"Our experiments established that calmodulin and calcium-binding proteins work by binding to distinct parts of the calcium channel," Yue says. "More generally, we have been able to investigate how large molecules such as these function in living cells."

The "live light show" permitted by the use of light markers should help scientists develop new drugs that target calcium channels, Yue adds. Some such drugs already exist, including calcium channel blockers that lower blood pressure by targeting a particular kind of calcium channel found in blood vessels.

Blocking calcium channels might help with other diseases, too, Yue says. For example, researchers have found that an overload of calcium in certain parts of the brain may drive some neurodegenerative diseases, such as Parkinson's. Blocking the calcium channels found in those trouble spots -- the kind of calcium channels in Yue's study -- could be a way to fight the debilitating brain disease.


Story Source:

The above story is based on materials provided by Johns Hopkins Medicine. Note: Materials may be edited for content and length.


Journal Reference:

  1. Philemon S Yang, Manu Ben Johny, David T Yue. Allostery in Ca2 channel modulation by calcium-binding proteins. Nature Chemical Biology, 2014; DOI: 10.1038/nchembio.1436

Cite This Page:

Johns Hopkins Medicine. "Scientists identify key to body's use of free calcium." ScienceDaily. ScienceDaily, 23 January 2014. <www.sciencedaily.com/releases/2014/01/140123142043.htm>.
Johns Hopkins Medicine. (2014, January 23). Scientists identify key to body's use of free calcium. ScienceDaily. Retrieved August 28, 2014 from www.sciencedaily.com/releases/2014/01/140123142043.htm
Johns Hopkins Medicine. "Scientists identify key to body's use of free calcium." ScienceDaily. www.sciencedaily.com/releases/2014/01/140123142043.htm (accessed August 28, 2014).

Share This




More Health & Medicine News

Thursday, August 28, 2014

Featured Research

from universities, journals, and other organizations


Featured Videos

from AP, Reuters, AFP, and other news services

Killer Amoeba Found in Louisiana Water System

Killer Amoeba Found in Louisiana Water System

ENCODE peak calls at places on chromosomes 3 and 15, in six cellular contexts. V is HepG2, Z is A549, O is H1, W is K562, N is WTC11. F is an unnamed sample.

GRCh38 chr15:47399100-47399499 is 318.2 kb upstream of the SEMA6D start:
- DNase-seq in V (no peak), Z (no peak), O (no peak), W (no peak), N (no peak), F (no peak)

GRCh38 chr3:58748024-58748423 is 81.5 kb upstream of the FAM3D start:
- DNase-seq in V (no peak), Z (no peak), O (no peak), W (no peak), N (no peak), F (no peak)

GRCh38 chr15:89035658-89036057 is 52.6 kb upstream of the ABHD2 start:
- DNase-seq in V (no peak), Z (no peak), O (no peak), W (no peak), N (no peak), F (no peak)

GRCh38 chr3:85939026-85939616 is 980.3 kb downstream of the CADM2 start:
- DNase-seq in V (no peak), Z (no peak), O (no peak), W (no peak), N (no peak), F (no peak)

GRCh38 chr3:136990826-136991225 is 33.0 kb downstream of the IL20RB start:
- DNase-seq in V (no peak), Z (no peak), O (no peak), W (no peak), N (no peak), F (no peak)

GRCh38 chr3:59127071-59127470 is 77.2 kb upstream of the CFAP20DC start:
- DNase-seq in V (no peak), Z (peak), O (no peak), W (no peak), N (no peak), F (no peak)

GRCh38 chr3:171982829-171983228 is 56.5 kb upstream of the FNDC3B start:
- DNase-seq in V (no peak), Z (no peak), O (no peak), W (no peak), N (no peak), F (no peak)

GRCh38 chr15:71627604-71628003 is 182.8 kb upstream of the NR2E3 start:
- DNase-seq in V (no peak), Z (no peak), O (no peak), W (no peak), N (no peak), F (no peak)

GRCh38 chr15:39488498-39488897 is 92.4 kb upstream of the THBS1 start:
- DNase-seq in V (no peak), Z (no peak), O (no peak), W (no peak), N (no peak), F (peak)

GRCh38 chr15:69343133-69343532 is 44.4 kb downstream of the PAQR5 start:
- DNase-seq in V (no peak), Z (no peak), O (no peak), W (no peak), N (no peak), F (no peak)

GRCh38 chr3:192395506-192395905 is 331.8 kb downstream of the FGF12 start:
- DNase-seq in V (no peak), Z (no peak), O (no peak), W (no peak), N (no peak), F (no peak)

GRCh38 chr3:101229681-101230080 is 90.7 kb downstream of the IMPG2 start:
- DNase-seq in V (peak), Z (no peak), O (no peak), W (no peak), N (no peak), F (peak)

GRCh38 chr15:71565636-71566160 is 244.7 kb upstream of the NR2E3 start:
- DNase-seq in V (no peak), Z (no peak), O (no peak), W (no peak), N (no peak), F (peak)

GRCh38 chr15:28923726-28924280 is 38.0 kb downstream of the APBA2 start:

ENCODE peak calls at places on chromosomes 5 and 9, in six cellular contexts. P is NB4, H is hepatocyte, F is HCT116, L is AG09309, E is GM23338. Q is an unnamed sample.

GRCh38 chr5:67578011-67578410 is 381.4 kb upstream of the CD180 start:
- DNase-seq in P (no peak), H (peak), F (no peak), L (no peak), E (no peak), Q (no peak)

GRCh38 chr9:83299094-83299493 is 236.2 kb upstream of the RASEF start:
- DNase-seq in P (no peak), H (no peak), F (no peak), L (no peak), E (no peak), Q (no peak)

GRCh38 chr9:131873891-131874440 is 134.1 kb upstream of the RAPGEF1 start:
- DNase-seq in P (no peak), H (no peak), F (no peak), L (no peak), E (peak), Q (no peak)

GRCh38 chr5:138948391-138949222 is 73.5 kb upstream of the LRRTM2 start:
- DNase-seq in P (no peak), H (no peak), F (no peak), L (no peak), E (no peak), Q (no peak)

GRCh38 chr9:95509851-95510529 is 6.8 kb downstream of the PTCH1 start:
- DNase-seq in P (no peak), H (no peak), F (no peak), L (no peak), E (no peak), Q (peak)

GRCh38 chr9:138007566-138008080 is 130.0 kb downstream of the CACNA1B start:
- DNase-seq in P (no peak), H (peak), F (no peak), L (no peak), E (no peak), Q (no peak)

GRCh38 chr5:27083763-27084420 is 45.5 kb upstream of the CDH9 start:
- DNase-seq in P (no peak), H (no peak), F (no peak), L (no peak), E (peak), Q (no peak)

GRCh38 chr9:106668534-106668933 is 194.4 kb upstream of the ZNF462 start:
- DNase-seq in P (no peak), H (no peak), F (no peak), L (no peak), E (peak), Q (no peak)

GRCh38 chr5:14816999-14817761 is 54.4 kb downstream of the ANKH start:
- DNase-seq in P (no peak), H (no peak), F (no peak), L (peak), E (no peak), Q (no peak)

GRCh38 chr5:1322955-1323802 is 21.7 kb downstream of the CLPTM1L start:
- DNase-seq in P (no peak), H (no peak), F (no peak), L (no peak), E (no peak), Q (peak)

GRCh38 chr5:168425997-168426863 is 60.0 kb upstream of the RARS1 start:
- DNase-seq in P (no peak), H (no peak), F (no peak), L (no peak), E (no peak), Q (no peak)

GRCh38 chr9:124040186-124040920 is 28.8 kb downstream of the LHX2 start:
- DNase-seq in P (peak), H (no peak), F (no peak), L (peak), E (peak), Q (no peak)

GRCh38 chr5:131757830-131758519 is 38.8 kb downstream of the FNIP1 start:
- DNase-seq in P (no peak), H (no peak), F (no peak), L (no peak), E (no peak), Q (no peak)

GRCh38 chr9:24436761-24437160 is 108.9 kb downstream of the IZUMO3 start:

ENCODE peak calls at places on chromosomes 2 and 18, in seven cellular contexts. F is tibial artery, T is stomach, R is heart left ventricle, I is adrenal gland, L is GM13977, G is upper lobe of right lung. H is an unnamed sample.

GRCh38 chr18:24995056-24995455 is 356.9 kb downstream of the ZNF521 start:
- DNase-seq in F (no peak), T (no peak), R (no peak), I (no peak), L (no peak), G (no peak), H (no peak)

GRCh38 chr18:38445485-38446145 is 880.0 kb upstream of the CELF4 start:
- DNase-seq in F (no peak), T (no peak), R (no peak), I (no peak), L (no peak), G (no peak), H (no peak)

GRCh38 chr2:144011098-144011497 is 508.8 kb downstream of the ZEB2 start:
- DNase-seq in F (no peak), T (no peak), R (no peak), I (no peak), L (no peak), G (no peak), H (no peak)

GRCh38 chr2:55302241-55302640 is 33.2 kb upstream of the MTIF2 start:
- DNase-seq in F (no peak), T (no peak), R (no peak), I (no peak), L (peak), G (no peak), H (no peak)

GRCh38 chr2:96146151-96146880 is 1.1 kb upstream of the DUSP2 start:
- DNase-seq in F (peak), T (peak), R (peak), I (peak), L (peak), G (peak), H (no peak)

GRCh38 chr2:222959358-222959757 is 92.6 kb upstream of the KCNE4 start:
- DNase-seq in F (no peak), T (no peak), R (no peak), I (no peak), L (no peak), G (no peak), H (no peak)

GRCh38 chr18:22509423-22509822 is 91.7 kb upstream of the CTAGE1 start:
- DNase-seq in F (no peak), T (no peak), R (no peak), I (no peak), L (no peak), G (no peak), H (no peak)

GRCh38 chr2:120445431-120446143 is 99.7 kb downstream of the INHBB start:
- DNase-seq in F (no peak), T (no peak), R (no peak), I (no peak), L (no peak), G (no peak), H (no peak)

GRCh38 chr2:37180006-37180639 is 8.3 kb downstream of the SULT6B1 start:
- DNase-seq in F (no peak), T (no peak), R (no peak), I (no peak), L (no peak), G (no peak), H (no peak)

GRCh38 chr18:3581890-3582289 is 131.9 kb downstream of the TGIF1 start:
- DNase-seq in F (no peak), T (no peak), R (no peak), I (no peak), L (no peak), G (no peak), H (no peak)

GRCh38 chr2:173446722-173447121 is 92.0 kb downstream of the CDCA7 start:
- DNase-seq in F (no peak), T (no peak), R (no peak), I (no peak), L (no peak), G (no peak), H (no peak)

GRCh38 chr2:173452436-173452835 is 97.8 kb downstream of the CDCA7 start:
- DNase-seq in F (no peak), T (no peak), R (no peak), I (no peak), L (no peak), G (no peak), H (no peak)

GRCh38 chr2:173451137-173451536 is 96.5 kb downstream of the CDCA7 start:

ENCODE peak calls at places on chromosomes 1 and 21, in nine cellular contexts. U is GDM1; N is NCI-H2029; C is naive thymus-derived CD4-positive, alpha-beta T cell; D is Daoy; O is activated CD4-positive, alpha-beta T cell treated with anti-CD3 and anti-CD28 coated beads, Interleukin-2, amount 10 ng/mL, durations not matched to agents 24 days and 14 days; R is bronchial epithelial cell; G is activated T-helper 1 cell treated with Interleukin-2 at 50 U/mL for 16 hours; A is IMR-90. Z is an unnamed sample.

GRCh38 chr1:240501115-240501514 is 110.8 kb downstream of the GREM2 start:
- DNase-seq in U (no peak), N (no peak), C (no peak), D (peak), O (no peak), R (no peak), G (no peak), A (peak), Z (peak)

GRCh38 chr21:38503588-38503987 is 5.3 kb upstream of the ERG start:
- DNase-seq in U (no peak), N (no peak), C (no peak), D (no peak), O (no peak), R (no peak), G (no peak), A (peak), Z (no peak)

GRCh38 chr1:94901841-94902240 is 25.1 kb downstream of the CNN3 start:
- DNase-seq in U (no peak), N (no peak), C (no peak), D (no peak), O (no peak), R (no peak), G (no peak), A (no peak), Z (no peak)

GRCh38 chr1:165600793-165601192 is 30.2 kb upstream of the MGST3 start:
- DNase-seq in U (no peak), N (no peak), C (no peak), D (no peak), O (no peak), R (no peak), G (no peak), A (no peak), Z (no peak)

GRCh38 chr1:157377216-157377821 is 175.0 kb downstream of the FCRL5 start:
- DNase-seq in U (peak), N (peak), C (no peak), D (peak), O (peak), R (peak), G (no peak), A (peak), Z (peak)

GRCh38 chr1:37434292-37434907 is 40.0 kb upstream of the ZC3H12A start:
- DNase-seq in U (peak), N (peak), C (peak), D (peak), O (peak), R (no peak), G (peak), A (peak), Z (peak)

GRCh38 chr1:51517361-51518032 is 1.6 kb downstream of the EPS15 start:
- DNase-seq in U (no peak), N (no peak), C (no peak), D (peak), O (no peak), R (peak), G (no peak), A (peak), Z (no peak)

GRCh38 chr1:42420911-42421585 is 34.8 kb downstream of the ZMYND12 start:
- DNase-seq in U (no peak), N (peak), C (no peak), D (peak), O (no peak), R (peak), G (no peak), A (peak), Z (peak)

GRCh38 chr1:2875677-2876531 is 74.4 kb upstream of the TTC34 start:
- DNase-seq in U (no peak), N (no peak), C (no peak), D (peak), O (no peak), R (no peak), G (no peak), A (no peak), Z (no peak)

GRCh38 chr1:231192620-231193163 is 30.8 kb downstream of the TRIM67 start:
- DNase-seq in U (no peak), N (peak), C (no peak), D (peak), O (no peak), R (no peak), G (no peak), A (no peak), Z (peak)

AP (Aug. 28, 2014) State health officials say testing has confirmed the presence of a killer amoeba in a water system serving three St. John the Baptist Parish towns. (Aug. 28) Video provided by AP
Powered by NewsLook.com
Who Could Be Burnt by WHO's E-Cigs Move?

Who Could Be Burnt by WHO's E-Cigs Move?

Reuters - Business Video Online (Aug. 28, 2014) The World Health Organisation has called for the regulation of electronic cigarettes as both tobacco and medical products. Ciara Lee looks at the impact of the move on the tobacco industry. Video provided by Reuters
Powered by NewsLook.com
CDC Director On Ebola Outbreak: 'It's Worse Than I Feared'

CDC Director On Ebola Outbreak: 'It's Worse Than I Feared'

Newsy (Aug. 28, 2014) CDC director Tom Frieden says the Ebola outbreak is even worse than he feared. But he also said there's still hope to contain it. Video provided by Newsy
Powered by NewsLook.com
How A 'Rule Of Thumb' Could Slow Down Drinking

How A 'Rule Of Thumb' Could Slow Down Drinking

Newsy (Aug. 28, 2014) A study suggests people who follow a "rule of thumb" when pouring wine dispense less than those who don't have a particular amount in mind. Video provided by Newsy
Powered by NewsLook.com

Search ScienceDaily

Number of stories in archives: 140,361

Find with keyword(s):
Enter a keyword or phrase to search ScienceDaily for related topics and research stories.

Save/Print:
Share:

Breaking News:
from the past week

In Other News

... from NewsDaily.com

Science News

Health News

Environment News

Technology News



Save/Print:
Share:

Free Subscriptions


Get the latest science news with ScienceDaily's free email newsletters, updated daily and weekly. Or view hourly updated newsfeeds in your RSS reader:

Get Social & Mobile


Keep up to date with the latest news from ScienceDaily via social networks and mobile apps:

Have Feedback?


Tell us what you think of ScienceDaily -- we welcome both positive and negative comments. Have any problems using the site? Questions?
Mobile: iPhone Android Web
Follow: Facebook Twitter Google+
Subscribe: RSS Feeds Email Newsletters
Latest Headlines Health & Medicine Mind & Brain Space & Time Matter & Energy Computers & Math Plants & Animals Earth & Climate Fossils & Ruins